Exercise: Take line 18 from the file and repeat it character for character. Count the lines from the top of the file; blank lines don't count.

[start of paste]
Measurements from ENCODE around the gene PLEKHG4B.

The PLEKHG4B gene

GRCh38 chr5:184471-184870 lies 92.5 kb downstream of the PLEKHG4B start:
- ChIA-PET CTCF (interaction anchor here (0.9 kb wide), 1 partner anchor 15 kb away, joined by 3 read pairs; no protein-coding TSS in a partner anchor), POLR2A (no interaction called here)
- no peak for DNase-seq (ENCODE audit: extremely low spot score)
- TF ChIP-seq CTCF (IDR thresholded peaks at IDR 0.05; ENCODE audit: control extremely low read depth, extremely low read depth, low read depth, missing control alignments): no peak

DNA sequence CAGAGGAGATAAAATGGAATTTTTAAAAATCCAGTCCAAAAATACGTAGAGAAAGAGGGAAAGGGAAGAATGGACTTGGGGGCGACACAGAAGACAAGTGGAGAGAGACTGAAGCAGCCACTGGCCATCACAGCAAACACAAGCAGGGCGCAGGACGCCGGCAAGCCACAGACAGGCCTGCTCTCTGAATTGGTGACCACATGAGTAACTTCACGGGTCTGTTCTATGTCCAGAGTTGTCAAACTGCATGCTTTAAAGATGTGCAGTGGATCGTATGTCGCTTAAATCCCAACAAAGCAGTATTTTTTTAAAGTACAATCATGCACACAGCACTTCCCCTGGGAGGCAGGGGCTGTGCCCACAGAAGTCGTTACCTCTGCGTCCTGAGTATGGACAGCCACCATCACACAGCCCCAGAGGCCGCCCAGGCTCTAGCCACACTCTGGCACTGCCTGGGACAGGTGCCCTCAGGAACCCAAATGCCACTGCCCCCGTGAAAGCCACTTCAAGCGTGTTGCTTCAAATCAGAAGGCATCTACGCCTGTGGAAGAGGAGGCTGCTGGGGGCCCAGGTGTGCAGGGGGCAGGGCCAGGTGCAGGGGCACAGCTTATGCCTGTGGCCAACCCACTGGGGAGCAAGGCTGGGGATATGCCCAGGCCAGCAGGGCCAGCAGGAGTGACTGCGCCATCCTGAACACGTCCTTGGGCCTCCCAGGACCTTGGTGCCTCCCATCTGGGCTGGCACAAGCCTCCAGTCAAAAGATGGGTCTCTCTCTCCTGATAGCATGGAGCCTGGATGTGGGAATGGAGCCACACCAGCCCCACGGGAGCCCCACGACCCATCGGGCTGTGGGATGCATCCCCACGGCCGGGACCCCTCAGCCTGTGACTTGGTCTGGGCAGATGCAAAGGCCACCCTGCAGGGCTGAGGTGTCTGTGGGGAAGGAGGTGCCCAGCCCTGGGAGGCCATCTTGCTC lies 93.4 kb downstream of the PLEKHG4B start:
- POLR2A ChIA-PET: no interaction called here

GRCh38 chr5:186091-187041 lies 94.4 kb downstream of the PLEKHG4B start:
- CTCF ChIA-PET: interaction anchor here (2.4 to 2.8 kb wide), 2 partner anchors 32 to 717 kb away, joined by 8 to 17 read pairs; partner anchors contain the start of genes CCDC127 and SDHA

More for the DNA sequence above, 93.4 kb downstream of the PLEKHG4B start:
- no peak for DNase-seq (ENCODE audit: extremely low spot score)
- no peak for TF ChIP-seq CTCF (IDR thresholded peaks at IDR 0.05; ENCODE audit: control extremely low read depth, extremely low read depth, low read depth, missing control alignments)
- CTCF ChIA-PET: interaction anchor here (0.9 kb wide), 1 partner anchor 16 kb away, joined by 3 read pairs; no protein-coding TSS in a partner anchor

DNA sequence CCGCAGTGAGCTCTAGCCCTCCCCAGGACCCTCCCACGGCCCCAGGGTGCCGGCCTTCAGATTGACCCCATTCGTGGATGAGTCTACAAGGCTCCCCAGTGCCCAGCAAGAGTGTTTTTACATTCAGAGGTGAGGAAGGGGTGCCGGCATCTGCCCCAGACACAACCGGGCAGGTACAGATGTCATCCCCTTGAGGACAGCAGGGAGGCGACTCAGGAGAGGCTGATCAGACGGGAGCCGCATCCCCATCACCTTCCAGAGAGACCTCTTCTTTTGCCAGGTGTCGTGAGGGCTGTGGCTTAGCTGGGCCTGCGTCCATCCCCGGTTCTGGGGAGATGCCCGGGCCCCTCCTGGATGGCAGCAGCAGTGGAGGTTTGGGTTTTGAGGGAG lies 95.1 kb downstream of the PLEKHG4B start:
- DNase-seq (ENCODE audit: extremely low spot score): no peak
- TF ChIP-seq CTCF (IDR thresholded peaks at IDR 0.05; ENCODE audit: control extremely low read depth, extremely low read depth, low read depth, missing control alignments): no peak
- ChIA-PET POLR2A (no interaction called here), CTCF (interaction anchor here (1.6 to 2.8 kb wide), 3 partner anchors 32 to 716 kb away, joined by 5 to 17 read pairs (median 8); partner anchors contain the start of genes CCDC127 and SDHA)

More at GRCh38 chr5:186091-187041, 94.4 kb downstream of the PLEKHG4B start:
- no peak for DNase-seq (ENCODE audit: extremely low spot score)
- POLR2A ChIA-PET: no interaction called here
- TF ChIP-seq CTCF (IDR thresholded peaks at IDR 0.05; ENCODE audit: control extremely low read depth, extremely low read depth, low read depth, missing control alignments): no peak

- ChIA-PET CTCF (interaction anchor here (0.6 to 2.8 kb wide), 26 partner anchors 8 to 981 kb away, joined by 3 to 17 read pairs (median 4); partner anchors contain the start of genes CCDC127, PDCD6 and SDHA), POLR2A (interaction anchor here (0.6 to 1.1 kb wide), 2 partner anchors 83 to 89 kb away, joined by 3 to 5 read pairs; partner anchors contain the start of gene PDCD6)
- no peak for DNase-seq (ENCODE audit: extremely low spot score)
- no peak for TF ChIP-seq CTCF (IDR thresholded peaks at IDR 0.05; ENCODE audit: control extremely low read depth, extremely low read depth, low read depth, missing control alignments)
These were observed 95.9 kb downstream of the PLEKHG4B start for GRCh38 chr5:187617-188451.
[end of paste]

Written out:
- ChIA-PET POLR2A (no interaction called here), CTCF (interaction anchor here (1.6 to 2.8 kb wide), 3 partner anchors 32 to 716 kb away, joined by 5 to 17 read pairs (median 8); partner anchors contain the start of genes CCDC127 and SDHA)